Politics & Government

San Francisco 49ers drop embattled lobbyist Kevin Sloat

Embattled lobbyist Kevin Sloat has lost one of his most high-profile clients: the San Francisco 49ers.

Team spokesman Bob Lange confirmed to The Sacramento Bee on Friday that the NFL team has severed ties with Sloat, who agreed on Monday to pay a record-setting fine – $133,500 – to the state’s political watchdog for violating lobbying laws. Sloat acknowledged hosting elaborate fundraising parties for nearly 40 politicians, providing liquor, cigars and other hospitality that amounted to campaign contributions prohibited from lobbyists.

Part of the fine the California Fair Political Practices Commission levied on Sloat was for improperly arranging 49ers tickets for two public officials. State law prohibits lobbyists from giving or arranging gifts for government officials worth more than $10 in a month. Sloat, in his settlement with the FPPC, acknowledged arranging more than $600 worth of 49ers tickets for former Assemblyman Jeff Miller and Debra Gravert, chief of staff to Assemblyman Jim Frazier.

Sloat’s firm – Sloat Higgins Jensen and Associates – has a long list of clients and brought in $4.7 million last year, according to filings with the secretary of sState. The 49ers paid the firm $105,000 in 2013.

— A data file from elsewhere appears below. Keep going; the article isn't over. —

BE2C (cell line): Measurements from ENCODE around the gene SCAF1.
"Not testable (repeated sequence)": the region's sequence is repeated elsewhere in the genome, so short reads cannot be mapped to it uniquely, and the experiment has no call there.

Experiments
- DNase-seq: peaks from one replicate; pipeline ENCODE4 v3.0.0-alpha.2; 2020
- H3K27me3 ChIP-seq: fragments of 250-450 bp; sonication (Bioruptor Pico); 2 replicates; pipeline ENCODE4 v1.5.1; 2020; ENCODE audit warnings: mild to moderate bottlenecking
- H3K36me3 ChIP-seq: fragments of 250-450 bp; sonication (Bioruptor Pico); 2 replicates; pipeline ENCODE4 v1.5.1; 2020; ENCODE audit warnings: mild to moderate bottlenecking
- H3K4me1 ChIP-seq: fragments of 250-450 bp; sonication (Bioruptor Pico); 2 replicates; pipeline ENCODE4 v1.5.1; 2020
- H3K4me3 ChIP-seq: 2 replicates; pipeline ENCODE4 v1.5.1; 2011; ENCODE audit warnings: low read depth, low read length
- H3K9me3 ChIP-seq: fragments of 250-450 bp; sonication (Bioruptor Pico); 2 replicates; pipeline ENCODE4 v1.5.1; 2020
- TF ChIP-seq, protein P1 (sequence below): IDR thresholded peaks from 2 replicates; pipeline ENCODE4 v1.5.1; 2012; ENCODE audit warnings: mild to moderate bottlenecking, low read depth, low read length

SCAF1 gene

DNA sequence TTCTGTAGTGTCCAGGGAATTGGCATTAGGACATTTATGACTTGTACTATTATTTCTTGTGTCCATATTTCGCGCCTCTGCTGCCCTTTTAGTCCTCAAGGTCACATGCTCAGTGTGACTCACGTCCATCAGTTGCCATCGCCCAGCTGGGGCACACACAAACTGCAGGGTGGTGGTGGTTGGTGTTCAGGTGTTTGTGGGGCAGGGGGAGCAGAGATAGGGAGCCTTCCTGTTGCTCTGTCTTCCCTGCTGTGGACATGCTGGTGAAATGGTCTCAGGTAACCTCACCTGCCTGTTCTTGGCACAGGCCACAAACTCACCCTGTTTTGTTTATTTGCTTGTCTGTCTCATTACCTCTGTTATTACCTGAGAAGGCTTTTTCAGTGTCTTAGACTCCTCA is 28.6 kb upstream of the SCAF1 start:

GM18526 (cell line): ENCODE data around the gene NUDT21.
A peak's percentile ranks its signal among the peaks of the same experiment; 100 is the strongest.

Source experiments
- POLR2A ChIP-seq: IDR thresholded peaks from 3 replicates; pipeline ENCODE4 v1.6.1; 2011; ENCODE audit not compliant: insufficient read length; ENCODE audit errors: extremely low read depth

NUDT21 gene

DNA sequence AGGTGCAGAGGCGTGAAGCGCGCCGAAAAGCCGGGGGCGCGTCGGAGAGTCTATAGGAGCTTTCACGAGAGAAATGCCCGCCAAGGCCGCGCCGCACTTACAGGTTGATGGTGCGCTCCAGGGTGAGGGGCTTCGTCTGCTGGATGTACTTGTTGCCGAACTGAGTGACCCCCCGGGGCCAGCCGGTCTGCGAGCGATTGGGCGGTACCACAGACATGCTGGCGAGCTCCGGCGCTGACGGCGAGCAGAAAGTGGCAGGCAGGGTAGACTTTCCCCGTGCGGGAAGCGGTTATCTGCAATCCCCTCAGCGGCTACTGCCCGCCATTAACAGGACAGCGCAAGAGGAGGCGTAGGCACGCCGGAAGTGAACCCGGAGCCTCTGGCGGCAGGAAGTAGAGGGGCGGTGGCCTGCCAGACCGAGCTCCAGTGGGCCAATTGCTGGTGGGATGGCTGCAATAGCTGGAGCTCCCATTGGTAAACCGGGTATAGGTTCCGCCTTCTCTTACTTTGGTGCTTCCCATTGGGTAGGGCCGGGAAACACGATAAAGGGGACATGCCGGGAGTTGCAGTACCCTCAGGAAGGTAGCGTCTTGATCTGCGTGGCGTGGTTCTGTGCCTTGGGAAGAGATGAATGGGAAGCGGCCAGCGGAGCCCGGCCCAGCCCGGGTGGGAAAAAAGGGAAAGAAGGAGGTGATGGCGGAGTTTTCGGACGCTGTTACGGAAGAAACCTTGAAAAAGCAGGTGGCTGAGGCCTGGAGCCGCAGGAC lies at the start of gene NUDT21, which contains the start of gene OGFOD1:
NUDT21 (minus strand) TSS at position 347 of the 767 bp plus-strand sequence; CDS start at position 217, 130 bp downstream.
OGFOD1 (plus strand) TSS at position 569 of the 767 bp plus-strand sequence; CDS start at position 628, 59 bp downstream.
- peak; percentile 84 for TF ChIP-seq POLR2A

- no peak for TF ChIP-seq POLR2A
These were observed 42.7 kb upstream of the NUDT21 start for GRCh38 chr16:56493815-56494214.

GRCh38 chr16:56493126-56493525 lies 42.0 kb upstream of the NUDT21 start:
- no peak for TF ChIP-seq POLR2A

The 49ers are now being represented by Sacramento lobbying firm Governmental Advocates.

Also on Friday, Senate President Pro Tem Darrell Steinberg acknowledged that he is the so-called “Senator A” who attended a 49ers playoff game referenced in a lawsuit against Sloat brought by his former bookkeeper, Rhonda Smira.

Smira alleges that Sloat directed her to attend a 49ers playoff game against the New York Giants in January 2012 to make sure “ ‘Senator A’ was ‘completely taken care of,’ ” the lawsuit says. Sloat asked Smira to make arrangements with the 49ers to get “ ‘Senator A’ onto the field and into the owner’s suite,” the suit says.

Steinberg did not use his connection to the lobbying firm to enter the playing surface or owner’s box, said his spokesman Rhys Williams. Steinberg paid for his ticket to the game, Williams said.

The FPPC fine against Sloat did not include the Steinberg incident outlined in the lawsuit.

“We reviewed all the relevant facts and there was no violation,” said Gary Winuk, chief of enforcement at the FPPC.

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